Monday, November 12, 2012


Hurricane Sandy and then a subsequent snowstorm kind of threw a wrench in my perfectly mapped out curriculum schedule.  We lost power for 6 days, but that is nothing compared to what some others had to endure (some still have no power; some lost their homes entirely).  While we were able to do a bit more school than most (the schools were closed; ours is never closed), we did not get done as much as I had originally wanted to.

Then, we were hit with a snowstorm.  And while this really shouldn't have affected our school day at all, I just had to let the kids play in the snow.  And play they did, all day.  I wish I had taken a picture or two.  But I think I was still catching up on all the laundry that had piled up during the power outage...

One of the best lessons of homeschooling so far is flexibility and learning to manage interruptions.  When you school at home, you are not in the same cocoon-like environment offered by a school building.  The phone rings, the delivery guy shows up, the dog throws up; life is just all around us.  We have to just bend with it and redirect.

When Olivia was born, I simply had no tools for dealing with interruptions.  I was so angry when things did not go as I planned.  Olivia was a horrible sleeper.  She did not sleep through the night until she was 16 months old, and she simply did not nap unless I was holding her.  Even when desperation lead me to the Ferber method (i.e. I let her cry it out), she would cry for 30 minutes, nap for 15 minutes, and then wake crying again.  This would send any new mother into crazy-land, but I was beyond crazy.  I was just so utterly frustrated that I could not clean the house, or read, or work out during her naps as I had planned.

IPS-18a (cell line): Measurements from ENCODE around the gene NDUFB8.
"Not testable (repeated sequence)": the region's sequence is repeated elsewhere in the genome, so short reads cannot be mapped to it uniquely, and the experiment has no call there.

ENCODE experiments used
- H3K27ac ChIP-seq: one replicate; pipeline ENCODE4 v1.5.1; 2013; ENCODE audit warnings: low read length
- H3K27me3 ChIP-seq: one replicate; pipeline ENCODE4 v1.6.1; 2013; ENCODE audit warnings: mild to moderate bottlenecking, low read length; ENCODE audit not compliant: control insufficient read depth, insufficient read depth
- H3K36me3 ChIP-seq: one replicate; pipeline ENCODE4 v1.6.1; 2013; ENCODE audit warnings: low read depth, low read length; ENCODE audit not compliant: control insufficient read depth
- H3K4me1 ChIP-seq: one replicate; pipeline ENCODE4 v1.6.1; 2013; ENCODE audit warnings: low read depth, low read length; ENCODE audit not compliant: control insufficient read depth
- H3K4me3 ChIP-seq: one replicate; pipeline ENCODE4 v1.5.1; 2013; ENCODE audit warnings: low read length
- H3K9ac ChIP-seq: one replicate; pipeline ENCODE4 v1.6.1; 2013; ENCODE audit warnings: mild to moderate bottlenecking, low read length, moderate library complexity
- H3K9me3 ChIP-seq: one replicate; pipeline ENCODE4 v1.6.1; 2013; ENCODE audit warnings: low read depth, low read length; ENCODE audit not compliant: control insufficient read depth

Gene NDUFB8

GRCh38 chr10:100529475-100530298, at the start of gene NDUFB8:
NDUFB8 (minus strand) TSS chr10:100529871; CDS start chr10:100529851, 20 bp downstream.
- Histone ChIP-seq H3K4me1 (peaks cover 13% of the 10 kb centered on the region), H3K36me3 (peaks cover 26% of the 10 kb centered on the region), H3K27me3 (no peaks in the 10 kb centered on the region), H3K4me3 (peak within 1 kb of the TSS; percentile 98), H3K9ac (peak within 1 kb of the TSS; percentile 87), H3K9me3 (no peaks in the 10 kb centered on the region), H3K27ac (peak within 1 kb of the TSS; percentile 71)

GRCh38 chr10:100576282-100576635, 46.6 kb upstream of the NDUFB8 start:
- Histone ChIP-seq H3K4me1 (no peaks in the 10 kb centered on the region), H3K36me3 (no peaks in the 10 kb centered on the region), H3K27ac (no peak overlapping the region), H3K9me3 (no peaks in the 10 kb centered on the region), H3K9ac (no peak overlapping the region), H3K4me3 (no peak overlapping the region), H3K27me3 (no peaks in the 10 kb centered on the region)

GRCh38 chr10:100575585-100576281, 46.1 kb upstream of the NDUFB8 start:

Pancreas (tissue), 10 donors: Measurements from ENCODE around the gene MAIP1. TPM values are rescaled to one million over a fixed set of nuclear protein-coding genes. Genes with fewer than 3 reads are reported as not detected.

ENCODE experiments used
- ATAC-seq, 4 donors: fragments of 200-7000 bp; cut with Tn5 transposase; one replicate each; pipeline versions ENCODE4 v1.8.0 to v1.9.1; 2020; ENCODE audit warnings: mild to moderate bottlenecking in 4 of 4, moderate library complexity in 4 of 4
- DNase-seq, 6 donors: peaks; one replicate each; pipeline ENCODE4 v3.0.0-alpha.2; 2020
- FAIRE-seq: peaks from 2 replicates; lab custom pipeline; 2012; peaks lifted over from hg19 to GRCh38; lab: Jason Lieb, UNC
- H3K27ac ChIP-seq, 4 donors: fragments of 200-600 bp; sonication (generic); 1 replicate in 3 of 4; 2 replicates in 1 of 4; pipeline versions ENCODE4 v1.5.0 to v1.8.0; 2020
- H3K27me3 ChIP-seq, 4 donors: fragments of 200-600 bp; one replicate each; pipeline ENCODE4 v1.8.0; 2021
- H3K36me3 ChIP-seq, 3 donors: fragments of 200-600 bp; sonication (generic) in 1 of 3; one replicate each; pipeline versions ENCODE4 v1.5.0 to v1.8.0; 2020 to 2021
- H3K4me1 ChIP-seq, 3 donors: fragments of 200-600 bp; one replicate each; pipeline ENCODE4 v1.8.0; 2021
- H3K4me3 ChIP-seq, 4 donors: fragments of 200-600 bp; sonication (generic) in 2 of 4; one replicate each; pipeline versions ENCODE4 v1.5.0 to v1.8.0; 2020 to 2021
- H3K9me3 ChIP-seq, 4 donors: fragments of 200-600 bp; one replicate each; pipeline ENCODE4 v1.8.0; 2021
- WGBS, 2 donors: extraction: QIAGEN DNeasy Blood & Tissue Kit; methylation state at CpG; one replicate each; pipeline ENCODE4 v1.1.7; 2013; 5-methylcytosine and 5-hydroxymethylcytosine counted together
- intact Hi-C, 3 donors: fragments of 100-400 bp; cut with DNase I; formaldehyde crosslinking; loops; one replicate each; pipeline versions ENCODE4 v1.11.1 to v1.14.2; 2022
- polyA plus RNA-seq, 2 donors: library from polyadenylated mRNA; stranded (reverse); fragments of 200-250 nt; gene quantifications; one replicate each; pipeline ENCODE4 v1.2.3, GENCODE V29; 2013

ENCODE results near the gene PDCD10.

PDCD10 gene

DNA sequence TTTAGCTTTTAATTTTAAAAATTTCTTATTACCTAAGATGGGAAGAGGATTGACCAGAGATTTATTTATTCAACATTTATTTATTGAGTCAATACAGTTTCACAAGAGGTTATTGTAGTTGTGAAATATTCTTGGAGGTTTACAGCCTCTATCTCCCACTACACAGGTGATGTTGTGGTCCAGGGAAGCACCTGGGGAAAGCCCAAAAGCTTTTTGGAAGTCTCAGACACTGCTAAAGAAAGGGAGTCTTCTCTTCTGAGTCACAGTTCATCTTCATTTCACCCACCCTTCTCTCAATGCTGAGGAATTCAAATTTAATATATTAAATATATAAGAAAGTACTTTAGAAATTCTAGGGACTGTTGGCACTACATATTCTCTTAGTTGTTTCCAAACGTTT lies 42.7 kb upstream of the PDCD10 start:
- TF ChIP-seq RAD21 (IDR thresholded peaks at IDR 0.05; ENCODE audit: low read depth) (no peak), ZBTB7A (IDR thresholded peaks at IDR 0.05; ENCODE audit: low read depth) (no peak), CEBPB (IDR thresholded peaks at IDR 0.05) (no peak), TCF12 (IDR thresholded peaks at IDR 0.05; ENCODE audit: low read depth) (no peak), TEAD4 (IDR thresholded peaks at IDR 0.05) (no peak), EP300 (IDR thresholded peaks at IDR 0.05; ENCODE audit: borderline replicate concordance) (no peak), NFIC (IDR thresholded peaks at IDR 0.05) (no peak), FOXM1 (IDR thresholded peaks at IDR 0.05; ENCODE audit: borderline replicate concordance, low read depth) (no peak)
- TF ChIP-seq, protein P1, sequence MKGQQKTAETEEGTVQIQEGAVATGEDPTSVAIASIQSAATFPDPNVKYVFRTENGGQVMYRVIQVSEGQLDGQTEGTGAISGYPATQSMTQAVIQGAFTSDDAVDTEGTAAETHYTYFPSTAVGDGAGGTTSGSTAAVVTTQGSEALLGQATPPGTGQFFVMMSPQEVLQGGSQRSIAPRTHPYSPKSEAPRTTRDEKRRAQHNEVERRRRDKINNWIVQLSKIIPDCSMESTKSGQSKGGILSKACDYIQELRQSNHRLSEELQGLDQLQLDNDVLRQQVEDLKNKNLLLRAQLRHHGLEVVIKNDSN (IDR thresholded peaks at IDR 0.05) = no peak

So I stopped planning.  I just gave up.  it was my way or the highway. I stopped working out, stopped reading, stopped cleaning the house (sorry John).

This was not the answer.

If I had applied this way of thinking to homeschooling, I would have quit long ago.  Every day, something doesn't quite work out the way I planned.  But, I've learned that when one child is resisting reading on one day, often she is quite willing to do double on another day.  If one child struggles with a new math concept and I simply cannot push him any longer, when he gets it, he can zip throw a worksheet. I find that if I look at the whole week, rather than at what I wanted to do each day, I am much more encouraged.  We usually catch up by Friday.

This cannot be said for last week.  We got a week behind.  Instead of panicking, as I am prone to do, I just will try to look at the month instead of the week. We'll add a little more in each day -- or on most days -- and hopefully we'll be where we should by Christmas.

I continue to keep learning alongside my kids.

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